Dr. James Holmes is J. C. Wylie Chair of Maritime Strategy at the U.S. Naval War College and a Nonresident Fellow at the University of Georgia School of Public and International Affairs. The views voiced here are his alone. Holmes is a Contributing Editor to this publication.
April 22, 2023 at 6:24 pm
U.S. Navy already very very big. Any bigger, and ya would soon be getting humpty dumpty, instead of mike da tyson.
Navy is more than just so many numerous ships (and subs) poking around other people’s backyard from jan to december.
The U.S. Navy also has near countless aircraft, unmanned naval drones and volunteer ‘assistants’ like CG and newsmen flying around in civilian aircraft, also, secret naval special forces and commandos to inflict more poking. Plus vassals like like canadian navy, etc… etc.
U.S. Navy must use its assets sparingly, as sea water is corrosive and maintenance is thus very costly.
Greater use of drones should be encouraged, as it cuts down costs and leans toward less problem with ‘diversity quota’ personnel intake.
Navy assets must not be deployed near the front porch or front gate of other maritime nations, as currently being inadvisably practised in places like black sea and persian gulf.
An isolated or seemingly innocent encounter or incident can always develop into something sinister or foreboding. So bigger navy no.
April 22, 2023 at 10:22 pm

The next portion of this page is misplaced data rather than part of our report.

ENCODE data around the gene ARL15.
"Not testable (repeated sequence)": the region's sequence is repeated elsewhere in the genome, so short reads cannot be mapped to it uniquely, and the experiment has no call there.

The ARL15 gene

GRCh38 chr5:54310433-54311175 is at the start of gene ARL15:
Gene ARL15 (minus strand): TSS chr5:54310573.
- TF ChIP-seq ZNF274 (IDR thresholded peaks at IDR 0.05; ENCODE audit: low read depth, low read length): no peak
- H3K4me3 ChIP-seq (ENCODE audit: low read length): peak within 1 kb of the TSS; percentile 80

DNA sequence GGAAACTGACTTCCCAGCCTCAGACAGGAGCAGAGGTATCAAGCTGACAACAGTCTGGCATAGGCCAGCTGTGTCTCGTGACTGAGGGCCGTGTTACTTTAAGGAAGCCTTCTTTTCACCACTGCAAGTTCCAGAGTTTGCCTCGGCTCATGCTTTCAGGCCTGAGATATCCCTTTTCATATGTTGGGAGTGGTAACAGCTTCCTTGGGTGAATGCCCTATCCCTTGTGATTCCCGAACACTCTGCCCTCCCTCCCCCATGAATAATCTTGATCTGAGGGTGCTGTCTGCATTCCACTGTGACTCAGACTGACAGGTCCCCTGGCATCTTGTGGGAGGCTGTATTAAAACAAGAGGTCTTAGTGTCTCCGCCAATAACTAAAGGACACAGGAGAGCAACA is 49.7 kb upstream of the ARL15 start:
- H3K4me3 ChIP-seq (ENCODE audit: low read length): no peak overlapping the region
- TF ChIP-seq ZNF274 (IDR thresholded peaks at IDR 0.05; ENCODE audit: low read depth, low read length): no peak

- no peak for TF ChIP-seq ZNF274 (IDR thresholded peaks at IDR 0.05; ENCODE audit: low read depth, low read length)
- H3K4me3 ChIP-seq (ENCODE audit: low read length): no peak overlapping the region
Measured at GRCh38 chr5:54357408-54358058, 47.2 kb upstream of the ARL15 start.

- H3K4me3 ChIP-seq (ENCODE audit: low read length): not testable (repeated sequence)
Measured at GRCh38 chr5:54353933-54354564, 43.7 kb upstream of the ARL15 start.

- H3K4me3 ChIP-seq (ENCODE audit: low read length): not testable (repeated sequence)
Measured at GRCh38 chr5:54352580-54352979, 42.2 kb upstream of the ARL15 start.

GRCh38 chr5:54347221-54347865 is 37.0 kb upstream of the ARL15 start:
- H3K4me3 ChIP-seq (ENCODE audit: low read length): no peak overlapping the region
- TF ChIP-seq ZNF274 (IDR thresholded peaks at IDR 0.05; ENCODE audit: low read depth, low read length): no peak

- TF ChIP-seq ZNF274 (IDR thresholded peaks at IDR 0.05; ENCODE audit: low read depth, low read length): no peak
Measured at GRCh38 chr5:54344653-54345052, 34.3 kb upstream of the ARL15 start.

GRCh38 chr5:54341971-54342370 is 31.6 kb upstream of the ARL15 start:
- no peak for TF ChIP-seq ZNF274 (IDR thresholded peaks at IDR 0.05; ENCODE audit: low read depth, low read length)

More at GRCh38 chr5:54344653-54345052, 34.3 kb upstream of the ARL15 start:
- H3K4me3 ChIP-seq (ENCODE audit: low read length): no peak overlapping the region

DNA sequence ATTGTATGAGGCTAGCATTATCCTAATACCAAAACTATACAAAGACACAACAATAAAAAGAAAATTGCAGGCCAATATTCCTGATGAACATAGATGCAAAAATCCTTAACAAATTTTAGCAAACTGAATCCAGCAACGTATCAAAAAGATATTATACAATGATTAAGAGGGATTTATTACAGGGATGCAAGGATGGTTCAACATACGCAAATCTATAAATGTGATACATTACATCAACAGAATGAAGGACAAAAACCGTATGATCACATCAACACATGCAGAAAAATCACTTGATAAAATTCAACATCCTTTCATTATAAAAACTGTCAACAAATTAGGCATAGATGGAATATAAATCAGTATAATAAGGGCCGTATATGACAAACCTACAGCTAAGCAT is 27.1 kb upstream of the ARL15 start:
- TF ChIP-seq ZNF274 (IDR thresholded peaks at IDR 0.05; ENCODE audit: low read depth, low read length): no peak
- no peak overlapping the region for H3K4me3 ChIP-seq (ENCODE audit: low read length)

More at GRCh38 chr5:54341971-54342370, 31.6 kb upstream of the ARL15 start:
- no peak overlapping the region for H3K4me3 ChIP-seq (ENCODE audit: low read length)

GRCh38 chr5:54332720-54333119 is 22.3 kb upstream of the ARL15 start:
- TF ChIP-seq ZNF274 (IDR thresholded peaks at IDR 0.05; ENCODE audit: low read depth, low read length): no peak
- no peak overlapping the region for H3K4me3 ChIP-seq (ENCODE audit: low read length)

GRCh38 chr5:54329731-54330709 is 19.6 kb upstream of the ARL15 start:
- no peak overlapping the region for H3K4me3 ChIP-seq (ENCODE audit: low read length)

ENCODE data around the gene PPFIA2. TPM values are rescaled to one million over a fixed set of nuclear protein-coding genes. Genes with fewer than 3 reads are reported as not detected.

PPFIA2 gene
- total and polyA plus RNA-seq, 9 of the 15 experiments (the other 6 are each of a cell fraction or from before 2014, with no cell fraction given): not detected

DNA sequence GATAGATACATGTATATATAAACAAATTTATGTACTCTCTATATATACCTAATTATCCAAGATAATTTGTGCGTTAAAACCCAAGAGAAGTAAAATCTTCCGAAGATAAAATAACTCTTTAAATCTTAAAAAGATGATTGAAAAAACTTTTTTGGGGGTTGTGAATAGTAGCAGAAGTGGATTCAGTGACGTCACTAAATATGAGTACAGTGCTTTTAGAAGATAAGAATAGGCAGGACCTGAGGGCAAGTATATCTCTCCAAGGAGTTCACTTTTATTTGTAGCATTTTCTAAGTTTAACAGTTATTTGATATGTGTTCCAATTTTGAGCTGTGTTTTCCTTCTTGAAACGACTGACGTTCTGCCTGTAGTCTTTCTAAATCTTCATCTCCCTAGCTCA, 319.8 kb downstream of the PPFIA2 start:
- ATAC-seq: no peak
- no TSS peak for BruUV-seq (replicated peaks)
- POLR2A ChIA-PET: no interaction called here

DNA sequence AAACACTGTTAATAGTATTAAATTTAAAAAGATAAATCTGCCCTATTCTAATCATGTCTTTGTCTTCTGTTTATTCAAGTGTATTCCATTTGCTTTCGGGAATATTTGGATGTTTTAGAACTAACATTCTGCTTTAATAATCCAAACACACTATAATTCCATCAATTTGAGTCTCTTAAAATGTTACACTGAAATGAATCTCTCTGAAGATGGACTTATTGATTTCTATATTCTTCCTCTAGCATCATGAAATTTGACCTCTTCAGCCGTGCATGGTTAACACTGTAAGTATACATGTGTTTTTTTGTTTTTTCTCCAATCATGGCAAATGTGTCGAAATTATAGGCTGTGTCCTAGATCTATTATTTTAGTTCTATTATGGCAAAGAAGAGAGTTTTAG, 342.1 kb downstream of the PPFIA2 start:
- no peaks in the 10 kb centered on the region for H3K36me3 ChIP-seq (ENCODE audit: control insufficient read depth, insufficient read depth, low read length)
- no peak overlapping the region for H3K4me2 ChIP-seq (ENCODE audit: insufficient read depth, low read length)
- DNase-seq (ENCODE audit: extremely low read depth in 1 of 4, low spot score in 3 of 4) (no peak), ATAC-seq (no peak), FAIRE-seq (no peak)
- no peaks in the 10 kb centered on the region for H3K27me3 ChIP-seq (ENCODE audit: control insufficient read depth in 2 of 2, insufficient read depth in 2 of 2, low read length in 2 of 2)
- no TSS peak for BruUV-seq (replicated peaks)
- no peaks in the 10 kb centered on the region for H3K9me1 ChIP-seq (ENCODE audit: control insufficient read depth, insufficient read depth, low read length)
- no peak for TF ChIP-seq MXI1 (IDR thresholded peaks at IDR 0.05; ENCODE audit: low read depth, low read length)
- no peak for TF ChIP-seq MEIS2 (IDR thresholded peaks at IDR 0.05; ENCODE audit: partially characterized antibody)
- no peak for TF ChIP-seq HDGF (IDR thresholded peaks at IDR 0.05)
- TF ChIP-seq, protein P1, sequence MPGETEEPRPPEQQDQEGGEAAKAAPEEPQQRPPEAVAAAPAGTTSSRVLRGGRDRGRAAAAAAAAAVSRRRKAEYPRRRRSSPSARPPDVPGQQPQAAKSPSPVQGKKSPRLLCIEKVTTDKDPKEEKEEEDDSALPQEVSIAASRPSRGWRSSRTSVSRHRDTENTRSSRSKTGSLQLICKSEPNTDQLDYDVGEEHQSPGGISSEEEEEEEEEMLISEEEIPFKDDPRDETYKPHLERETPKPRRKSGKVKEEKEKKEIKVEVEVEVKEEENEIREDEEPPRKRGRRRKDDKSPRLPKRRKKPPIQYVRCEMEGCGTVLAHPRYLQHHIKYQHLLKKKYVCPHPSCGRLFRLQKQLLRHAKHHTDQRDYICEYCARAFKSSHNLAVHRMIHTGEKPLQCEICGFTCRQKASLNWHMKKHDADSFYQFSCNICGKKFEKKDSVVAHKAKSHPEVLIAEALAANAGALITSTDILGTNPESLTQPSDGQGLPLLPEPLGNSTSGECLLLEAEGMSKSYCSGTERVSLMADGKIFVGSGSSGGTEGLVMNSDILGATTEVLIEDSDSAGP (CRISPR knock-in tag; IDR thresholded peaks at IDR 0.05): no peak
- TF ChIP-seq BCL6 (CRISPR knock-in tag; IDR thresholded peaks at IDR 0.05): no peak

The picture heading the article is of a majestic aircraft carrier, the pride of the United States Navy.
Three hypersonic missiles pinpointed on that beautiful carrier sends it into distress, if not to the bottom.
We’re in a difficult situation in a peer power full confrontation.
What to do?
Denial of passage… that’s what attack submarines do.
We can do a lot with attack submarines… and improve on what they already do. Much thought can be devoted to submarine strategy in peer to peer war.
And building those submarines.
Also, we need to disperse our forces, but be able to act in a coordinated manner… from disbursement to maximum focus of fire power.
There will be loses in war.
The key is to limit loses and the best way to do that is disperse forces, so one big hit doesn’t stop the overall formation of attack.
We need big & smart thoughts in the dawn of hypersonic weapons with ranges of over 2,000 miles.
That’s the facts.
With hypersonic missiles, carries are only safe in a permissive atmosphere.
Sinking of a aircraft carrier brings us to the brink of going bigger.
I respect the power and reach of aircraft carriers.
But we must recognize how much a sitting duck a carrier is in a peer to peer war.
That’s where we are against China.
Don’t kid yourself.
April 22, 2023 at 11:19 pm
We don’t even have the requisite sailors necessary to field the vessels we have in the fleet NOW. You want to add more?
Let’s get these ship builders to make ships not cost billions and come in on time on budget without serious technical issues.
April 23, 2023 at 9:10 am
The US is poised to go to war once again defending other people’s interests. Our ‘leaders’ are squandering trillions defending the people, sea lanes, and borders of faraway nations while leaving us unprotected. Time to bring our warfighters and money home. Time to end the endless wars.
April 23, 2023 at 9:40 am